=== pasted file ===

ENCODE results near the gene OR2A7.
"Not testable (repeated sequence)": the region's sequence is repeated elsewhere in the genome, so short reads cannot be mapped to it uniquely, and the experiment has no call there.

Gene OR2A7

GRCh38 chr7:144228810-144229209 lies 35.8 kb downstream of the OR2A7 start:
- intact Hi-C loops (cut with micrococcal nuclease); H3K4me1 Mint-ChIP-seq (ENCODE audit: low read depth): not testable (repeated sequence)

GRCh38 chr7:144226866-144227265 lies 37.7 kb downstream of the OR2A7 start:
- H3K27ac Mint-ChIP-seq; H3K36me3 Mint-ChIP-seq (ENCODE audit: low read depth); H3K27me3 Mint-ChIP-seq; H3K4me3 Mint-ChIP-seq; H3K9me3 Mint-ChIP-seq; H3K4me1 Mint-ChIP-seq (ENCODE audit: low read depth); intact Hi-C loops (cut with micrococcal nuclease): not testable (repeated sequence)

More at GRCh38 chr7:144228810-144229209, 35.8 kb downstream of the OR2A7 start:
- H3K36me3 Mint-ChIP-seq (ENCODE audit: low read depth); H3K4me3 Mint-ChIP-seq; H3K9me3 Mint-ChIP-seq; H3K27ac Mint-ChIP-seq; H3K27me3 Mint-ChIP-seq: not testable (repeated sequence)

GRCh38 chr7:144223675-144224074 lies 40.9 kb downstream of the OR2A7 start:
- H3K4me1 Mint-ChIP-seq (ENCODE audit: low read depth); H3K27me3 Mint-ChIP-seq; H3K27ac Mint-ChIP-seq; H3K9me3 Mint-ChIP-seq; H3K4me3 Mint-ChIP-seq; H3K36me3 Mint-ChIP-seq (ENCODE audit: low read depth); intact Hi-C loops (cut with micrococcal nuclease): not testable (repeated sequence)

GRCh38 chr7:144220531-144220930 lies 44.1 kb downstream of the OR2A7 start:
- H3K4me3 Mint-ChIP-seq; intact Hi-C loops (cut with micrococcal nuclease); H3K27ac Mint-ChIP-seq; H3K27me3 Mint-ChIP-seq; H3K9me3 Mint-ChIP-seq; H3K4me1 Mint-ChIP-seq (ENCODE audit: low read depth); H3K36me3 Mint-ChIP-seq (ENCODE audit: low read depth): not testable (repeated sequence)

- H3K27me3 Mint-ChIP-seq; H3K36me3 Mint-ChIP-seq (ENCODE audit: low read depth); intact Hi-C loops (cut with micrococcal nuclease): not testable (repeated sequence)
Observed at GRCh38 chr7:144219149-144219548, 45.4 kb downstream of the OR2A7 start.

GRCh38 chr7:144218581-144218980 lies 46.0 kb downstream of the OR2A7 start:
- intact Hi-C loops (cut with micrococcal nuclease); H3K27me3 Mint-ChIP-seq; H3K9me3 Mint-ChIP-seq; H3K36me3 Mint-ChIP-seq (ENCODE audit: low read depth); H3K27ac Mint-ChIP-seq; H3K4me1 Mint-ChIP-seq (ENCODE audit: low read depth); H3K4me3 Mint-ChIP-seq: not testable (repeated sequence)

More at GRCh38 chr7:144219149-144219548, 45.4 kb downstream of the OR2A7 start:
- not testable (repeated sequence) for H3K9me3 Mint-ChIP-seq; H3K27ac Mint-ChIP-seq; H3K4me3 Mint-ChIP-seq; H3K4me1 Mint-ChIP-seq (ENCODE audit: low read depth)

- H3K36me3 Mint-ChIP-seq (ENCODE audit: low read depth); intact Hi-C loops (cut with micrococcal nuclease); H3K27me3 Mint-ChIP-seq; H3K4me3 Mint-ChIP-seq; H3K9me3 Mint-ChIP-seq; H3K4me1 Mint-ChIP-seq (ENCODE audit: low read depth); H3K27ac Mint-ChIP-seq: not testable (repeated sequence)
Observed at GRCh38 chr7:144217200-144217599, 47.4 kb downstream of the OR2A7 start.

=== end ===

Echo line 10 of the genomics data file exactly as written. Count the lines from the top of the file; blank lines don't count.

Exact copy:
GRCh38 chr7:144223675-144224074 lies 40.9 kb downstream of the OR2A7 start: